Potawatomi Indians kill William Wells, an Indian captive turned Indian fighter.
Born in Pennsylvania in 1770, Wells migrated with his family to Kentucky when he was nine years old. Five years later he was captured by Miami Indians and adopted into the family of the Wea village chief Gaviahatte. The young boy quickly adapted to Indian ways. He became a distinguished warrior and married the daughter of a prominent Miami war chief.
For several years, Wells fought with the Miami against American soldiers attempting to push them off their land. In 1792, however, the army captured his wife and adopted mother. In exchange for their freedom, Wells agreed to join the American army as an interpreter. A reunion with a long lost brother helped reinforce the allegiance of Wells to the Americans, though his loyalties remained conflicted for the rest of his life.
For several years, Wells was an invaluable scout and interpreter for the U.S. Army, helping the Americans defeat the hostile factions of the Miami and other tribes. In 1797, he was appointed Indian agent for the Miami, Delaware, Potawatomi, and other tribes of the Old Northwest (the modern-day Midwest). Yet, increasing pressure for the Indians to give up their lands to white settlers led to renewed conflicts, and Wells was often caught between the two groups.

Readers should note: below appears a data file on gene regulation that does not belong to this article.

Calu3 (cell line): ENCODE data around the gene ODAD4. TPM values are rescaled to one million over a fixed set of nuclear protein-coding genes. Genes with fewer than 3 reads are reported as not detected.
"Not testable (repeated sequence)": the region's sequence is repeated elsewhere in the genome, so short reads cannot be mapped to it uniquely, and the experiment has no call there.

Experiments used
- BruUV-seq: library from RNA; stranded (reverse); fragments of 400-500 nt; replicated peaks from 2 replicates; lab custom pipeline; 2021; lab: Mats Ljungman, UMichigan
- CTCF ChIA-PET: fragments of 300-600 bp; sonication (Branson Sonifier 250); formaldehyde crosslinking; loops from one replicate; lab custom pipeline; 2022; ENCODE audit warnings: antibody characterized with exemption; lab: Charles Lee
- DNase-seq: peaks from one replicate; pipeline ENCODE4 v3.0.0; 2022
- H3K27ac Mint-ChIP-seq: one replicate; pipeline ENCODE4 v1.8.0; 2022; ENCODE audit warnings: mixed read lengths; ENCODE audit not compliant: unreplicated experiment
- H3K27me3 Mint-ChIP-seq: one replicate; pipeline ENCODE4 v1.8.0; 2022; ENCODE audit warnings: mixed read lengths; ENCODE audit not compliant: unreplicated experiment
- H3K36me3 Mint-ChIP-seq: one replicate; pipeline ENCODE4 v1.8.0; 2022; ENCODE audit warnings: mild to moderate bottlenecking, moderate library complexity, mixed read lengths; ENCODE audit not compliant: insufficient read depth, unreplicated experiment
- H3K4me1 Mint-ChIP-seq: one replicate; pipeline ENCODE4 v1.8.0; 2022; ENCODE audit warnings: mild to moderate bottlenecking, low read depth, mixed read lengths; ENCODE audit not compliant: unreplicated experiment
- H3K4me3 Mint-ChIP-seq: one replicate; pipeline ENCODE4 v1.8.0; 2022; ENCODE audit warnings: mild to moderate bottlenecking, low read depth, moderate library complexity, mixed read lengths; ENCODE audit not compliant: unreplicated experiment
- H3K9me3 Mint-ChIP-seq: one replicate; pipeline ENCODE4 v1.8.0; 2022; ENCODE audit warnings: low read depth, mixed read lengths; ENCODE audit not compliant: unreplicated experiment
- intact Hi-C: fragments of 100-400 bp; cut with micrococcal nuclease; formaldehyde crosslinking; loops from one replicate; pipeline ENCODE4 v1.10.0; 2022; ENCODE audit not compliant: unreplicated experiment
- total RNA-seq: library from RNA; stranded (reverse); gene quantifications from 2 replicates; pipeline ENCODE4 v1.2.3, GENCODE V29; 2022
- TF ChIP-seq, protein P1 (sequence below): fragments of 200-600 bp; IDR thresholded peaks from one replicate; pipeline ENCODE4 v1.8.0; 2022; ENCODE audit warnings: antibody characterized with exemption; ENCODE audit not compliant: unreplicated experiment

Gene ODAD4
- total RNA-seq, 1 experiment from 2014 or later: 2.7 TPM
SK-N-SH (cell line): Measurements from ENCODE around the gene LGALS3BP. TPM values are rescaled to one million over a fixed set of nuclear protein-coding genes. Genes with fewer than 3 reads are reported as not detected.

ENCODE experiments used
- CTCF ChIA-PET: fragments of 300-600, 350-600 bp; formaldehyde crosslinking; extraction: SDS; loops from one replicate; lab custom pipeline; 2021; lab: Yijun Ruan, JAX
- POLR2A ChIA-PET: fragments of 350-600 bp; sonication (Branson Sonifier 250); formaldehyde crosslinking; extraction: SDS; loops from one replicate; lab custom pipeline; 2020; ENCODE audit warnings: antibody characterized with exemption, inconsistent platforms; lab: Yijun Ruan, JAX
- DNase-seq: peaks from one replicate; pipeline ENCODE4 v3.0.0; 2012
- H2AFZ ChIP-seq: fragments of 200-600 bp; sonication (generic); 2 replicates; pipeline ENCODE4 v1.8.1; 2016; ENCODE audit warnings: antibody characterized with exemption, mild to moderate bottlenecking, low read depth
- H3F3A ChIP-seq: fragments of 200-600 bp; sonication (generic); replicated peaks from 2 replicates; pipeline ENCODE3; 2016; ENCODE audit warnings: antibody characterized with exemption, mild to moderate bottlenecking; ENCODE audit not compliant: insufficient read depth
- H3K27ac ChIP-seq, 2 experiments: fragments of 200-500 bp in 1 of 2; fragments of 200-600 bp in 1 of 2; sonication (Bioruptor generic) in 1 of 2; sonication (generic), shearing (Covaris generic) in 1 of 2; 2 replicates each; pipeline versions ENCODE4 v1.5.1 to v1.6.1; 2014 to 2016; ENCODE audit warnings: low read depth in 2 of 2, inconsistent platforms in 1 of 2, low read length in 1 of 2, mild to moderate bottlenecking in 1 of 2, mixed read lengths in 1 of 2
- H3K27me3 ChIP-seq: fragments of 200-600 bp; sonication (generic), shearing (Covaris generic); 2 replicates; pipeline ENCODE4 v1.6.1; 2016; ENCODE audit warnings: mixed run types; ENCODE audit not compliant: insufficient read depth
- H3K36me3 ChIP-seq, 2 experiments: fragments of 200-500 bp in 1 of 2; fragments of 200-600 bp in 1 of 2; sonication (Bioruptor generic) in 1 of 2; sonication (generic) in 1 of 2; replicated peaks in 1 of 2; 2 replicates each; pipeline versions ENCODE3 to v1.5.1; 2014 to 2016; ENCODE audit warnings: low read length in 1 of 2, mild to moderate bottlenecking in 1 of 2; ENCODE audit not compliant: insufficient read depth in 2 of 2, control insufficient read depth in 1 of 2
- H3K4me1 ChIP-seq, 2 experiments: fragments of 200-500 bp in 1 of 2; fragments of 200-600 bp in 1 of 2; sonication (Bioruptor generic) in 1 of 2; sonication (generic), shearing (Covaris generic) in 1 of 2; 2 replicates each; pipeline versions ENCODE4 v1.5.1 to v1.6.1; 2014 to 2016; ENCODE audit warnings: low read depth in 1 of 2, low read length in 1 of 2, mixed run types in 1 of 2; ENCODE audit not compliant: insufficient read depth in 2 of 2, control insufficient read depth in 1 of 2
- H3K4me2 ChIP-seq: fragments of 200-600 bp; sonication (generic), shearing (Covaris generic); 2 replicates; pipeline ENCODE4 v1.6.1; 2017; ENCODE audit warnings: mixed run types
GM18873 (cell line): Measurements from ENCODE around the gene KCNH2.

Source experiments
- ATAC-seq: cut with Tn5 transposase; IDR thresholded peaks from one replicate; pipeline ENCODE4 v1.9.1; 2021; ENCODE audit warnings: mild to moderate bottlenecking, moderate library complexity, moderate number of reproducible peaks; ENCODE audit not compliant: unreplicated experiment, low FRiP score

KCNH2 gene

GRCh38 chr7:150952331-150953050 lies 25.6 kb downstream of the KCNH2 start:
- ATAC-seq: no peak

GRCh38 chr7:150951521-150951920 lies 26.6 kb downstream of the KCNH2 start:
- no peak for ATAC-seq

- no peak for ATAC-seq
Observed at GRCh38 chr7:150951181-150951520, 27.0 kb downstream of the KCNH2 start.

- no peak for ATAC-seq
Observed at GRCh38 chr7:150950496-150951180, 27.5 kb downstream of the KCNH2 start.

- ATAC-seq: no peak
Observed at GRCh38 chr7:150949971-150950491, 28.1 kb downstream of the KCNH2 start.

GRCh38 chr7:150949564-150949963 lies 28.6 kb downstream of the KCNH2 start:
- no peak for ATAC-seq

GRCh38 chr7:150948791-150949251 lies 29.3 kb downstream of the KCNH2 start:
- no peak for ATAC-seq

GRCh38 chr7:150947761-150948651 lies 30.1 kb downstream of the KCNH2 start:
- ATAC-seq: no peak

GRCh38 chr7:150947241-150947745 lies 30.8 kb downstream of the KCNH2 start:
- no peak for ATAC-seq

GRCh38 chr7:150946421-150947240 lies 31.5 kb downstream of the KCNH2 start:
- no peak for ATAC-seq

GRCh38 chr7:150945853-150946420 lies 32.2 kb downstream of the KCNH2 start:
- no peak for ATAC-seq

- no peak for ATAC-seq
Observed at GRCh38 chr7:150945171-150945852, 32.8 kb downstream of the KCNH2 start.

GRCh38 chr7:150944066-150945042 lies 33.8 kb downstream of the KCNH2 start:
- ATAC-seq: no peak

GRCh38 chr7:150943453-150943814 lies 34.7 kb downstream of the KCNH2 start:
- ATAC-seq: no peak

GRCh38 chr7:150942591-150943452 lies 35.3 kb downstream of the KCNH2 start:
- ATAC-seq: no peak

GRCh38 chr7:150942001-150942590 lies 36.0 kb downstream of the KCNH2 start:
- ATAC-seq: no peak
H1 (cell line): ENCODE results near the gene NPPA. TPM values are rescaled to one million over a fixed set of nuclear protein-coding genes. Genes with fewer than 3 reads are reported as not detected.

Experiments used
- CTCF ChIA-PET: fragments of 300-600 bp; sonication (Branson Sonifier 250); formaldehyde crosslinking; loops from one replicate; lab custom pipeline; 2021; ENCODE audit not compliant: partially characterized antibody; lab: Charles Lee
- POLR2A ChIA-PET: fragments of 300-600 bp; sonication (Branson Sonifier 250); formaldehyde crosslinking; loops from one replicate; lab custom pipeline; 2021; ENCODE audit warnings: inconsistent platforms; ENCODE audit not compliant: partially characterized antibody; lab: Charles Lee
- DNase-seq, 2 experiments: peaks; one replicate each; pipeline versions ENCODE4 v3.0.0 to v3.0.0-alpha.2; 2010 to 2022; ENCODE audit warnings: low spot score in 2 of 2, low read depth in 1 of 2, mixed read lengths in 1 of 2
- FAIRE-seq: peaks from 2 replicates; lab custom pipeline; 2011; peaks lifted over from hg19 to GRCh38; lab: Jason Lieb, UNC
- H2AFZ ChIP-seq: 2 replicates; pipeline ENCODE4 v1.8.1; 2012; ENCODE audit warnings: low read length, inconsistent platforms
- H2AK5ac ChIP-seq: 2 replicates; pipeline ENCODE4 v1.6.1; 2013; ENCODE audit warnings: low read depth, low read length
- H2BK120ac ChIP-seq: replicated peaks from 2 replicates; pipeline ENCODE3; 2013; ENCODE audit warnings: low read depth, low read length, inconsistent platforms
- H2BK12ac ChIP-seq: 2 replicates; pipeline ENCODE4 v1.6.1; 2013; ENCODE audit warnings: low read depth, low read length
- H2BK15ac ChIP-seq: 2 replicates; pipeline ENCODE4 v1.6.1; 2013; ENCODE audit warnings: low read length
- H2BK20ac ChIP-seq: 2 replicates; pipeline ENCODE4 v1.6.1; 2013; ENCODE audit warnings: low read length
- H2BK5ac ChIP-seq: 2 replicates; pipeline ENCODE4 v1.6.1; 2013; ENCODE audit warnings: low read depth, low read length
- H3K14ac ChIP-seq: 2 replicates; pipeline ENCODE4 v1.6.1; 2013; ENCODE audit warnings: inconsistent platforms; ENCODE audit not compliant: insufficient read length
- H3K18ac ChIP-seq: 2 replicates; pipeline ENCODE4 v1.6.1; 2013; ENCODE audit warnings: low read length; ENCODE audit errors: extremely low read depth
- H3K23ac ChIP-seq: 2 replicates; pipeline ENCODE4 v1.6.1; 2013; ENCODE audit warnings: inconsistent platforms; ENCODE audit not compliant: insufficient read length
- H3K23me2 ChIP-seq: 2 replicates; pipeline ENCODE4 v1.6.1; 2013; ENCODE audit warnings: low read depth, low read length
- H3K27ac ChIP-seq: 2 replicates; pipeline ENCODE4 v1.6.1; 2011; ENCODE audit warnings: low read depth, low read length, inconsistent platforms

The outbreak of the War of 1812 with Great Britain heightened an already tense situation as some Indians saw the war as chance to join forces with the British to push out the Americans. Concerned about the safety of the Americans at Fort Dearborn (in Chicago), where his niece was married to the fort commander, Wells quickly raised a rescue party of 30 Miami Indians who were loyal to him and the United States and headed north. When he arrived on August 13, he found the fort surrounded by hostile Indians. Wells argued for staying at the fort and making a stand until a larger force of American soldiers could arrive. But the commander insisted on evacuation.
On this day in 1812, Wells led a small company of men, women, and children out of the fort. They had not gone far before hundreds of Potawatomi Indians ambushed the party, killing more than 50 and taking the remainder captive. Wells, who was dressed and painted as a Miami warrior, fought heroically but was eventually shot through the lungs. When he fell from his horse, witnesses claimed the Potawatomi swarmed over his body, cut out his heart, and divided it among them.